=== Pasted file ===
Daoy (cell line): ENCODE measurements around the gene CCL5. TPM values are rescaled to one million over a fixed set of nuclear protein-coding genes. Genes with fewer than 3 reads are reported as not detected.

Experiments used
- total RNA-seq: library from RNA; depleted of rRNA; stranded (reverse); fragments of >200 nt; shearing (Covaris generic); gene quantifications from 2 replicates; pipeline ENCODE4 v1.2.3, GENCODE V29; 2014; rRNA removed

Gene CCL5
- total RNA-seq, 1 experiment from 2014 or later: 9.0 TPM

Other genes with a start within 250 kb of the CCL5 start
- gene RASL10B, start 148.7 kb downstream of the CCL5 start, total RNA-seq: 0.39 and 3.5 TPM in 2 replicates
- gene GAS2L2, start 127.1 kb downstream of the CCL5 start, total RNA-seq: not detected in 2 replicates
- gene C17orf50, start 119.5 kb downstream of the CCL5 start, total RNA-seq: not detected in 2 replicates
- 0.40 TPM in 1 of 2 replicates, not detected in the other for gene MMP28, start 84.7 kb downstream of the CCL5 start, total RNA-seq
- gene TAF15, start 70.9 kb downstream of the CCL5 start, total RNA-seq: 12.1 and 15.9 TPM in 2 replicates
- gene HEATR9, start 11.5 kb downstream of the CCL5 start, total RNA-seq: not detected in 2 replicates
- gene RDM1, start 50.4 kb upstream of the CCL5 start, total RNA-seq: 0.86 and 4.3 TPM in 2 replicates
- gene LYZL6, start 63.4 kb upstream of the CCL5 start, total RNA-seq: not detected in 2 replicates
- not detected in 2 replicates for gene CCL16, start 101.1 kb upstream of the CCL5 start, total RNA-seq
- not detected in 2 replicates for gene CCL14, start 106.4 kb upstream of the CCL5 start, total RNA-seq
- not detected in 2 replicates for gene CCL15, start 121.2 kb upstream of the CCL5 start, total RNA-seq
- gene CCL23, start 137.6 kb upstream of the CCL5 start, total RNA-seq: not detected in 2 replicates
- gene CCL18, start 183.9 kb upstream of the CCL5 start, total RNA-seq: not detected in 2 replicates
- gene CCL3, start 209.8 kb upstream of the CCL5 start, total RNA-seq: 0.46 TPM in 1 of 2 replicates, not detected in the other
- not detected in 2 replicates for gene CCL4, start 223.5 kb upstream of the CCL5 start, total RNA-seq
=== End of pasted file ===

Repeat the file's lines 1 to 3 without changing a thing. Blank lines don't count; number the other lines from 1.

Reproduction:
Daoy (cell line): ENCODE measurements around the gene CCL5. TPM values are rescaled to one million over a fixed set of nuclear protein-coding genes. Genes with fewer than 3 reads are reported as not detected.

Experiments used
- total RNA-seq: library from RNA; depleted of rRNA; stranded (reverse); fragments of >200 nt; shearing (Covaris generic); gene quantifications from 2 replicates; pipeline ENCODE4 v1.2.3, GENCODE V29; 2014; rRNA removed